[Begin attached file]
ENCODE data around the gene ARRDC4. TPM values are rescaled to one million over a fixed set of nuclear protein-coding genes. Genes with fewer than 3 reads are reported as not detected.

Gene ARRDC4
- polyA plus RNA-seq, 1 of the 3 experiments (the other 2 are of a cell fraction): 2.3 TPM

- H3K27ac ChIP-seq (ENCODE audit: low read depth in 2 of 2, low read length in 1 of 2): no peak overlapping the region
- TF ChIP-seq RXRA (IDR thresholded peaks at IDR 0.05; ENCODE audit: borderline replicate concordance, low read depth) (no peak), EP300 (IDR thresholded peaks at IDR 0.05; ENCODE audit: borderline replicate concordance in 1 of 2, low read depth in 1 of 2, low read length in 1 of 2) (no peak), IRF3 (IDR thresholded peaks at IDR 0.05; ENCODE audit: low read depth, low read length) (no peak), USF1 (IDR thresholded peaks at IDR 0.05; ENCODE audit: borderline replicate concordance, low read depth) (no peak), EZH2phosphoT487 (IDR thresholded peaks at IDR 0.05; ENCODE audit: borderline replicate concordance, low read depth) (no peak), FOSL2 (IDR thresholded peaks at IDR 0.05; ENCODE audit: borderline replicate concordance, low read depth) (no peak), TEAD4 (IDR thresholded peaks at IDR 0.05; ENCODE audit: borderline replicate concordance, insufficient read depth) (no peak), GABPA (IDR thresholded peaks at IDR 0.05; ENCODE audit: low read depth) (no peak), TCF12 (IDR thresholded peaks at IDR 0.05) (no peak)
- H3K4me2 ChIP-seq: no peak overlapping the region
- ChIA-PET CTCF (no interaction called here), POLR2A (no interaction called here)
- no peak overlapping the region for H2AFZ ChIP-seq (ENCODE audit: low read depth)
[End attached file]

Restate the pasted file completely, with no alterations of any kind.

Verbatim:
ENCODE data around the gene ARRDC4. TPM values are rescaled to one million over a fixed set of nuclear protein-coding genes. Genes with fewer than 3 reads are reported as not detected.

Gene ARRDC4
- polyA plus RNA-seq, 1 of the 3 experiments (the other 2 are of a cell fraction): 2.3 TPM

- H3K27ac ChIP-seq (ENCODE audit: low read depth in 2 of 2, low read length in 1 of 2): no peak overlapping the region
- TF ChIP-seq RXRA (IDR thresholded peaks at IDR 0.05; ENCODE audit: borderline replicate concordance, low read depth) (no peak), EP300 (IDR thresholded peaks at IDR 0.05; ENCODE audit: borderline replicate concordance in 1 of 2, low read depth in 1 of 2, low read length in 1 of 2) (no peak), IRF3 (IDR thresholded peaks at IDR 0.05; ENCODE audit: low read depth, low read length) (no peak), USF1 (IDR thresholded peaks at IDR 0.05; ENCODE audit: borderline replicate concordance, low read depth) (no peak), EZH2phosphoT487 (IDR thresholded peaks at IDR 0.05; ENCODE audit: borderline replicate concordance, low read depth) (no peak), FOSL2 (IDR thresholded peaks at IDR 0.05; ENCODE audit: borderline replicate concordance, low read depth) (no peak), TEAD4 (IDR thresholded peaks at IDR 0.05; ENCODE audit: borderline replicate concordance, insufficient read depth) (no peak), GABPA (IDR thresholded peaks at IDR 0.05; ENCODE audit: low read depth) (no peak), TCF12 (IDR thresholded peaks at IDR 0.05) (no peak)
- H3K4me2 ChIP-seq: no peak overlapping the region
- ChIA-PET CTCF (no interaction called here), POLR2A (no interaction called here)
- no peak overlapping the region for H2AFZ ChIP-seq (ENCODE audit: low read depth)